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2015

Nanoscale Heat Conduction: From Molecular Dynamics to Nonlocal Models and Nonlocal Models to Local Models

Du
Dr. Xiantao Li

June 26, 2015
Location: ISB2/Wanapum Room (155)
Time: 10 AM
Presented by: Dr. Xiantao Li, Associate Professor, Department of Mathematics, The Pennsylvania State University

Dr. Xiantao Li, from Penn State University, will present a mathematical derivation of a heat conduction model. The derivation begins with full classical molecular dynamics, leading to a nonlocal model—both in space and time. He also will discuss how to further simplify the nonlocal model by introducing additional equations for the heat flux, particularly by deriving a hierarchy of heat conduction models. This Frontiers Lecture is being co-hosted by Adolfy Hoisie, Fundamental & Computational Sciences Directorate, and Nathan Baker, National Security Directorate.
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Nonlocal Calculus of Variations and Asymptotically Compatible Schemes

Du
Dr. Qiang Du

June 22, 2015
Location: BSF Crick Room (2008)
Time: Noon
Presented by: Dr. Qiang Du, Fu Foundation Professor of Applied Mathematics, Columbia University

Dr. Qiang Du, from Columbia University, will present recent developments in nonlocal calculus of variations and asymptotically compatible schemes. These methods have provided a framework for mathematical understanding of nonlocal operators and nonlocal models. Moreover, they may be important for validation and verification of multiscale models and simulations. This Frontiers Lecture is being co-hosted by Adolfy Hoisie, Fundamental & Computational Sciences Directorate, and Nathan Baker, National Security Directorate.
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The Role of the Cloud and Big Data Analytics in Scientific Research and the Search for Scalable Tools

Gannon
Dr. Dennis Gannon

March 23, 2015
Location: CSF Mural Room (1508A)
Time: 10:00 AM
Presented by: Dr. Dennis Gannon, Director of Cloud Research Strategy, Microsoft Research (retired)

Dr. Dennis Gannon, former Director of Cloud Research Strategy with Microsoft Research, will showcase examples of how science is evolving because of cloud and machine learning advances and will discuss some of the challenges that must be addressed to make tools truly available to the broader scientific research community. This Frontiers Lecture is being co-hosted by Adolfy Hoisie, Fundamental & Computational Sciences Directorate, and Nathan Baker, National Security Directorate.
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Data Analytics, Exascale Architectures and Computer Science:
The Path to Tomorrow

Hendrickson
Dr. Bruce Hendrickson

February 06, 2015
Location: EMSL Auditorium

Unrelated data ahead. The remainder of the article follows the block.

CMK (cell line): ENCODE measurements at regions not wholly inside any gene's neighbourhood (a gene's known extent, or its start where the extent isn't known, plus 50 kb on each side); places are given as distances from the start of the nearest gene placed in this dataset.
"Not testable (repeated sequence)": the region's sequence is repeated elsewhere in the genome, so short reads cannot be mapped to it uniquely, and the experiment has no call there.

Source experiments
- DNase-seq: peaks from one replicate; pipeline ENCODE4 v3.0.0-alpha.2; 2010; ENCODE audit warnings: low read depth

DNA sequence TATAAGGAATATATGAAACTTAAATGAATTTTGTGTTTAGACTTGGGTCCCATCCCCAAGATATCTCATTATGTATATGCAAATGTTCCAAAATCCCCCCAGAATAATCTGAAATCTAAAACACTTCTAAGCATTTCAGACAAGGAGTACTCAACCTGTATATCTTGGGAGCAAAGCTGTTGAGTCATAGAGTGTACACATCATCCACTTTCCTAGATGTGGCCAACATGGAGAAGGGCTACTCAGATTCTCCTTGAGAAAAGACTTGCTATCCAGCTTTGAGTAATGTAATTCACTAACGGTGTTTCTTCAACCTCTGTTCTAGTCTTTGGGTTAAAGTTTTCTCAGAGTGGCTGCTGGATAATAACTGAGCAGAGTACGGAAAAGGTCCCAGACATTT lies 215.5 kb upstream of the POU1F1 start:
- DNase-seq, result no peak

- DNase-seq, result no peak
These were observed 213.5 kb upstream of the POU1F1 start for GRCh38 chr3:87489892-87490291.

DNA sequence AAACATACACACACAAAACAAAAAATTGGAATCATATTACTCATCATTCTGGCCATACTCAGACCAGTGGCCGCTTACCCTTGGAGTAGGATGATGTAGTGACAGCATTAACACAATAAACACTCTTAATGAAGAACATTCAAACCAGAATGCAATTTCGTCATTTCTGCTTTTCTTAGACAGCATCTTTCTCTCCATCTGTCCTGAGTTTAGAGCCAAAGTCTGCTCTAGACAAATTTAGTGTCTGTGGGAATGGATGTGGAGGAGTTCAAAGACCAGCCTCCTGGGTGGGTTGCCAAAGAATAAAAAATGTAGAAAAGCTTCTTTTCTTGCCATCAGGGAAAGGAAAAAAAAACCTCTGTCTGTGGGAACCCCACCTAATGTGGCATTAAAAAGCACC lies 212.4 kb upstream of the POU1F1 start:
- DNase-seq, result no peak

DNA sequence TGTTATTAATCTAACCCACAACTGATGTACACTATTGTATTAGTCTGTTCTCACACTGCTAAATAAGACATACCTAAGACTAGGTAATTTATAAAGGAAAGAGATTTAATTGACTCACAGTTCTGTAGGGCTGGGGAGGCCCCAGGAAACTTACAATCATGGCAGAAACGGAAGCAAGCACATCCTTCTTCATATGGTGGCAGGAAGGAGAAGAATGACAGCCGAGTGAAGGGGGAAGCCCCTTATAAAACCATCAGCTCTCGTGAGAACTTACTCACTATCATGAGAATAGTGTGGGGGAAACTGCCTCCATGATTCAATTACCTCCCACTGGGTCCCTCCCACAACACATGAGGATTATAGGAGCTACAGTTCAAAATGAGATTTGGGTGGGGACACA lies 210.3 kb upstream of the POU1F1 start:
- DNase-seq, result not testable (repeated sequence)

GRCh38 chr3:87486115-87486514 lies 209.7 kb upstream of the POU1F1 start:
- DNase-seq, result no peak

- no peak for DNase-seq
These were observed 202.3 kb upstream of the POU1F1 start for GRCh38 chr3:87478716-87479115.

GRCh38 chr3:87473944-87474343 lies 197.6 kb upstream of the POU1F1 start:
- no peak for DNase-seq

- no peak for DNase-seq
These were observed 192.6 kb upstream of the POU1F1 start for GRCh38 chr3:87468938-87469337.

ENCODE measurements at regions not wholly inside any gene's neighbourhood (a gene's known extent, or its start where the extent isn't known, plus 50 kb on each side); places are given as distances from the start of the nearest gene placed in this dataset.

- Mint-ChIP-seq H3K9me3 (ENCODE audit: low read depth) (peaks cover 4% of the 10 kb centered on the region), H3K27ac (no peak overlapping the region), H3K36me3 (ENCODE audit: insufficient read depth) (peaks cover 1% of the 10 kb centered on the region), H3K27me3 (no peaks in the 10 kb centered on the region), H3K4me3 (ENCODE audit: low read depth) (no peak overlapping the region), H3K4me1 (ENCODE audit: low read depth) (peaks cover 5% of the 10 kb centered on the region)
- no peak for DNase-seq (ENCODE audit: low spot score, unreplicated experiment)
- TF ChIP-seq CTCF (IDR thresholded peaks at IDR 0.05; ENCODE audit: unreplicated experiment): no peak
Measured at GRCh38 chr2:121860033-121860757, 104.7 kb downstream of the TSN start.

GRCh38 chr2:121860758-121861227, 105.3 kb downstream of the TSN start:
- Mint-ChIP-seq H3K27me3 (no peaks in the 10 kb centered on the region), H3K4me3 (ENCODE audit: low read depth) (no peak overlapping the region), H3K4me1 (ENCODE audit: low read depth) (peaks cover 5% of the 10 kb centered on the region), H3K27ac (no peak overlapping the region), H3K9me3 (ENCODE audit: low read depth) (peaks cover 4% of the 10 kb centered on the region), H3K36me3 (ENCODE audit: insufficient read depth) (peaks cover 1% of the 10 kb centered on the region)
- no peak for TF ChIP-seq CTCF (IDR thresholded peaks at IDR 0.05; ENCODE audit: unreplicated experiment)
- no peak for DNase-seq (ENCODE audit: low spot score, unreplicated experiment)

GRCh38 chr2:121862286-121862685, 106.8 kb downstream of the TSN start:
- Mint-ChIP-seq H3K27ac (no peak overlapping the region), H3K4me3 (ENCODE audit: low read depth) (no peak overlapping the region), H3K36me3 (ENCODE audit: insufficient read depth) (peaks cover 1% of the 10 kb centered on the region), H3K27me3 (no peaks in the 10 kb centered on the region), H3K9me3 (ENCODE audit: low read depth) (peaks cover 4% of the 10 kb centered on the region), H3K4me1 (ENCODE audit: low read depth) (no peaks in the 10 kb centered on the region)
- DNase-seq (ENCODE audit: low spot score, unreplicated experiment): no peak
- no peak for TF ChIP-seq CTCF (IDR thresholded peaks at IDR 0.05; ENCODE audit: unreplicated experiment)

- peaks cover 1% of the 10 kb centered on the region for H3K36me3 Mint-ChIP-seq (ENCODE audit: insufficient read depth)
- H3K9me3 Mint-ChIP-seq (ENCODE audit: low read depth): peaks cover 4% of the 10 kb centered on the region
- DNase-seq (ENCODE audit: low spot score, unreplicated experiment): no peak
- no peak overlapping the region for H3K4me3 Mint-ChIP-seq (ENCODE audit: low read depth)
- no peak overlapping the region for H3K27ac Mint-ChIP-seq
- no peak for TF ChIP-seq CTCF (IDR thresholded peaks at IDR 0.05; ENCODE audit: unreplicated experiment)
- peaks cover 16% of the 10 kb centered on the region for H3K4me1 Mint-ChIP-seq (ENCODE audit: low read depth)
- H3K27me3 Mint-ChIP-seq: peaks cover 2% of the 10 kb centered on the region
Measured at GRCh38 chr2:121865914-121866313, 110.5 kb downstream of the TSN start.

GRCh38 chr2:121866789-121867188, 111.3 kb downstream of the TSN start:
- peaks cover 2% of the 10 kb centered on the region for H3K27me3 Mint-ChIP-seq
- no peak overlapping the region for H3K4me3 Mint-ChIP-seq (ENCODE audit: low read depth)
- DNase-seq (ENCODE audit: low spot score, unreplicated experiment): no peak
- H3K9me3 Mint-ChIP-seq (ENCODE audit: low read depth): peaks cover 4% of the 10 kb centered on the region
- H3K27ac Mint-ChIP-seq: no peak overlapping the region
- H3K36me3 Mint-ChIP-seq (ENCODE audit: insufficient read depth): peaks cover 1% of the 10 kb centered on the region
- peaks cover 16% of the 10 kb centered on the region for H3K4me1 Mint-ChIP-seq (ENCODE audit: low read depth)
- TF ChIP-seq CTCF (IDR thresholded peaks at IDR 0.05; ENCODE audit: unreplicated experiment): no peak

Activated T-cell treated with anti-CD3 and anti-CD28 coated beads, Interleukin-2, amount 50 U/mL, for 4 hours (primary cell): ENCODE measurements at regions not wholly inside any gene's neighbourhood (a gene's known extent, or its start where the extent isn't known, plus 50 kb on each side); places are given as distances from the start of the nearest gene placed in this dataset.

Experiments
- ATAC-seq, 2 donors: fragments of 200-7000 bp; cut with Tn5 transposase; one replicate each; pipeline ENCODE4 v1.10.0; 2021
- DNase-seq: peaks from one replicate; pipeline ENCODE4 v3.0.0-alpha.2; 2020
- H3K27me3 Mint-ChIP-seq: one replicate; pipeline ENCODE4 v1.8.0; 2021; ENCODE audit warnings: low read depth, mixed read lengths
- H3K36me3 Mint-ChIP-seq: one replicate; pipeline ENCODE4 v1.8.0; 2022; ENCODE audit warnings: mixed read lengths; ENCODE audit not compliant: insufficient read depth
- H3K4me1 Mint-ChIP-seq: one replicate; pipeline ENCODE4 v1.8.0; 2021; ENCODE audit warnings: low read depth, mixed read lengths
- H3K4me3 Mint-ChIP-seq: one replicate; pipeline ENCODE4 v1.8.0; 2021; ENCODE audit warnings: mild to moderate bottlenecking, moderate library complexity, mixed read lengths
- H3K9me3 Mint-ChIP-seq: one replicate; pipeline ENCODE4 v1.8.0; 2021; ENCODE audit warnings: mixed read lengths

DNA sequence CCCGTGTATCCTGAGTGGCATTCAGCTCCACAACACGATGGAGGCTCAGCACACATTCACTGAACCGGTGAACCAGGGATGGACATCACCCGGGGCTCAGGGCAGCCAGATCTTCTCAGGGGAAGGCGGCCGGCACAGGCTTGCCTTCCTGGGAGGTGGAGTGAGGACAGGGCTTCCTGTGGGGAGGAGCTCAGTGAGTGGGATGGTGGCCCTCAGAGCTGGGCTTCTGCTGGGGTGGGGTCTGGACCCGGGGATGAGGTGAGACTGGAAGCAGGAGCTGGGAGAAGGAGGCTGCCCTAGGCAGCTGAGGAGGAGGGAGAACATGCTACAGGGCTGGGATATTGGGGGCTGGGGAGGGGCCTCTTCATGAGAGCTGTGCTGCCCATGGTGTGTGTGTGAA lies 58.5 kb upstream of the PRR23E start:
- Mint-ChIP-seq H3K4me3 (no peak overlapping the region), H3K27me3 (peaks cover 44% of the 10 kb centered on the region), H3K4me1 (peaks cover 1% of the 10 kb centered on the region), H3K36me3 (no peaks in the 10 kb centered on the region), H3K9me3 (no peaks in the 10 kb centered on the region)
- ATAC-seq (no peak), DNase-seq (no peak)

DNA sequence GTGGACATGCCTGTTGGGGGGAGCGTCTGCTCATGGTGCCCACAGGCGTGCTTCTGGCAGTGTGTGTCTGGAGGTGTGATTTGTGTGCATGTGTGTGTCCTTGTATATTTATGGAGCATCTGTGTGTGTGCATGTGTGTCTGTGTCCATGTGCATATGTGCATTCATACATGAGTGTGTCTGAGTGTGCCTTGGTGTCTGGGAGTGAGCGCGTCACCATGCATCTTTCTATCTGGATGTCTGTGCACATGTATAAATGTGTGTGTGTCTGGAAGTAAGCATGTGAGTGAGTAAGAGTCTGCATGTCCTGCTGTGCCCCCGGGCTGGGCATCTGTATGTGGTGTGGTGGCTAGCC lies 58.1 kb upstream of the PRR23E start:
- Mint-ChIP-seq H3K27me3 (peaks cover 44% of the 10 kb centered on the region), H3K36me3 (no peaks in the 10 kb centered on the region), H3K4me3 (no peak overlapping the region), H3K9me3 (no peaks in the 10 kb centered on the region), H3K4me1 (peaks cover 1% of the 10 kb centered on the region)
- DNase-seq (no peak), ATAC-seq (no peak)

Time: 10:00 AM
Presented by: Dr. Bruce Hendrickson, Director of Computing Research at Sandia National Laboratories

In his talk, Dr. Bruce Hendrickson, of Sandia National Laboratories, will explain how fundamental physical and engineering constraints are creating difficult programming challenges and adding to the complexities facing next-generation computing. He will survey these complex trends and attempt to glimpse the road ahead, including sharing insights on how the scientific computing and data science communities have interesting ideas for improving software productivity that may be leveraged to move technology forward. This Frontiers Lecture is being co-hosted by Adolfy Hoisie, Fundamental & Computational Sciences Directorate, and Nathan Baker, National Security Directorate.
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Advanced Potential Energy Surfaces for Condensed Phase Simulation

Teresa Head-Gordon
Dr. Teresa
Head-Gordon

January 26, 2015 Location: ETB Columbia River Room
Time: 10:00 am
Presented by: Dr. Teresa Head-Gordon Professor, Departments of Chemistry, Bioengineering, and Chemical and Biomolecular Engineering, University of California, Berkeley Scientist, Lawrence Berkeley National Laboratory, Berkeley, California

Dr. Head-Gordon's research program focuses on the interface of theoretical chemistry with biology and physics. In her talk, Dr. Head-Gordon will introduce new theoretical models and methods that include direct and mutual polarization based on the AMOEBA (atomic multipole optimized energetics for biomolecular applications) polarizable force field and a Poisson-Boltzmann semi-analytic method (PB-SAM). These models and their implementations on multicores are opening new abilities to allow larger scales of study for molecular simulation with more complex potential energy surfaces.

A professor at UC Berkeley and scientist at Lawrence Berkeley National Laboratory since 1992, Dr. Head-Gordon also serves as a faculty staff scientist at the California Institute for Quantitative Biosciences and at Clare Hall, Cambridge, United Kingdom. She has received the IBM Shared University Research (SUR) Award in 2001 and served as the Schlumberger Professor, Cambridge University, United Kingdom in 2005-2006. Dr. Head-Gordon was a panel member of the U.S. National Academies Study on potential impact of advances in high-end computing in science and engineering in 2006-2007 and of the National Institutes of Health Study Section on Modeling and Analysis of Biological Systems in 2007-2012. Her service on editorial advisory boards includes the Journal of Computational Chemistry (2004-present), the Journal of Physical Chemistry B (2009-2011), and the Society for Industrial and Applied Mathematics (SIAM) book series on Computational Science and Engineering (2004-2009). She was the editor for Biophysical Journal in 2003-2006.

Dr. Head-Gordon received a B.S. in Chemistry from Case Western Reserve University in 1983, and a Ph.D. in Theoretical Chemistry from Carnegie Mellon University in 1989. She was a postdoctoral member of the technical staff at AT&T Bell Laboratories from 1990-1992.
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